Unless otherwise indicated, all numbers expressing feature sizes, amounts, and physical properties used in the specification and claims are to be understood as being modified in all instances by the term “about.” Accordingly, unless indicated to the contrary, the numerical parameters set forth in the foregoing specification and attached claims are approximations that can vary depending upon the desired properties sought to be obtained by those skilled in the art utilizing the teachings disclosed herein. The use of numerical ranges by endpoints includes all numbers within that range (e.g. 1 to 5 includes 1, 1.5, 2, 2.75, 3, 3.80, 4, and 5) and any range within that range.

The present disclosure is generally directed to read-write heads used in magnetic recording devices such as hard drives. In particular, this disclosure relates to heat-assisted magnetic recording (HAMR), which can be used to increase areal data density of magnetic media. In a HAMR device, information bits are recorded in a storage layer at elevated temperatures in a specially configured magnetic media. The use of heat can overcome superparamagnetic effects that might otherwise limit the areal data density of the media. As such, HAMR devices may include magnetic write heads for delivering electromagnetic energy to heat a small confined media area (spot size) at the same time the magnetic write head applies a magnetic field to the media for recording.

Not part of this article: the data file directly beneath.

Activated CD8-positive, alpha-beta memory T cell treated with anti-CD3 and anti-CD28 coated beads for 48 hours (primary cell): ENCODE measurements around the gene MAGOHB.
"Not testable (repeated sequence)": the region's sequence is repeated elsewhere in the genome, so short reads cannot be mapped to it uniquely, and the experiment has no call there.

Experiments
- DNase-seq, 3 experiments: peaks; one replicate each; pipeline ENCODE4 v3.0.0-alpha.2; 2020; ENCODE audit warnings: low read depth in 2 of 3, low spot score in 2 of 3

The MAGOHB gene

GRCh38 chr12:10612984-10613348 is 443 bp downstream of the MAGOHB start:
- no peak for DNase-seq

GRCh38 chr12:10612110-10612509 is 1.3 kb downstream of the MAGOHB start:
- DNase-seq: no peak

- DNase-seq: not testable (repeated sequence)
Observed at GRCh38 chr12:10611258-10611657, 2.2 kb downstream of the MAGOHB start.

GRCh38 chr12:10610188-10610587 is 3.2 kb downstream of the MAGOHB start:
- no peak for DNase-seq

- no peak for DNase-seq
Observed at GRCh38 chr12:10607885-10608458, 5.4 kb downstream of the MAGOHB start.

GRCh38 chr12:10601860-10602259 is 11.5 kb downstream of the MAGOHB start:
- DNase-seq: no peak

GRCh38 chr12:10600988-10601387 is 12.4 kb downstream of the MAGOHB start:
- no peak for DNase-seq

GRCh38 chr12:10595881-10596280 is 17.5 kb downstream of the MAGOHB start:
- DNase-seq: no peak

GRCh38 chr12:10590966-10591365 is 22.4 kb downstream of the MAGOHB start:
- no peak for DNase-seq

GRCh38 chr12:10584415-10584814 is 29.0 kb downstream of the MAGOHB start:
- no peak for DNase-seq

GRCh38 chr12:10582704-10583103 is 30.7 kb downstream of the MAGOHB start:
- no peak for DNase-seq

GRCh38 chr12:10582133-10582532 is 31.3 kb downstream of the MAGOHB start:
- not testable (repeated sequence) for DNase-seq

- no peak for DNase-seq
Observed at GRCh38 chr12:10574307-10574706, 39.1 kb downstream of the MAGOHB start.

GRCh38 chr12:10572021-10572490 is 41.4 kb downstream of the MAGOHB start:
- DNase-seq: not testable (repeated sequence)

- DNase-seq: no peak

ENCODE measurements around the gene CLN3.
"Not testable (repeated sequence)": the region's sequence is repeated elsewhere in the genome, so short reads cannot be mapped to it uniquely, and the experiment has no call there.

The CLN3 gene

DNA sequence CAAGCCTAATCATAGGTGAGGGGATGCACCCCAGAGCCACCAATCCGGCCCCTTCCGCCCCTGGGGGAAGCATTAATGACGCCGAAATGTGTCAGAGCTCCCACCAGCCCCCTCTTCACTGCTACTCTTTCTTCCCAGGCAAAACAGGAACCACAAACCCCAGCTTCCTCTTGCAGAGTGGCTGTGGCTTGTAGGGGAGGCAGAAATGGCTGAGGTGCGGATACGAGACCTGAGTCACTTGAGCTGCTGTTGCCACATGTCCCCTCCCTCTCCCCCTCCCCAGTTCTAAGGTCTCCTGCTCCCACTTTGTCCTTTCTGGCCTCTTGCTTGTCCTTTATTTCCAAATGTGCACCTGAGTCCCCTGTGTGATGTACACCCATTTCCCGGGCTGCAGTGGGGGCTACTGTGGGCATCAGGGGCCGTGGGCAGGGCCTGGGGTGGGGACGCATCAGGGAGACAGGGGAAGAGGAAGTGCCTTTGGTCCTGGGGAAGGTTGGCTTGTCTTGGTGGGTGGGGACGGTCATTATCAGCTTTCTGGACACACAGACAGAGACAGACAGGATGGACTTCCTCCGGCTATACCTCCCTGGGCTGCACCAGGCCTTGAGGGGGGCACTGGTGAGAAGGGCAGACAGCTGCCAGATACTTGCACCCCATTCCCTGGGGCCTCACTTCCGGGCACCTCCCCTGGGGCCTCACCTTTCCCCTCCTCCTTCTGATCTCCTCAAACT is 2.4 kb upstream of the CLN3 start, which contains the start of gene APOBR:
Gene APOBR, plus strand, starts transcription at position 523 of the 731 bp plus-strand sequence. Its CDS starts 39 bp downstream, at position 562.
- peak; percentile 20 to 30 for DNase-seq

One way to achieve a tiny confined hot spot is to use an optical near-field transducer (NFT), such as a plasmonic optical antenna or an aperture, located near an air bearing surface of a hard drive slider. Light may be launched from a light source (e.g., a laser diode) into optics integrated into a slider. An example of such integrated optics includes a waveguide formed from core and cladding layers with high contrast between respective refractive indices. Light propagating in the waveguide may be directed to an optical focusing element, such as a planar solid immersion mirror (PSIM). The PSIM may concentrate the energy into a NFT. The NFT causes the energy to be delivered to the media in a very small spot.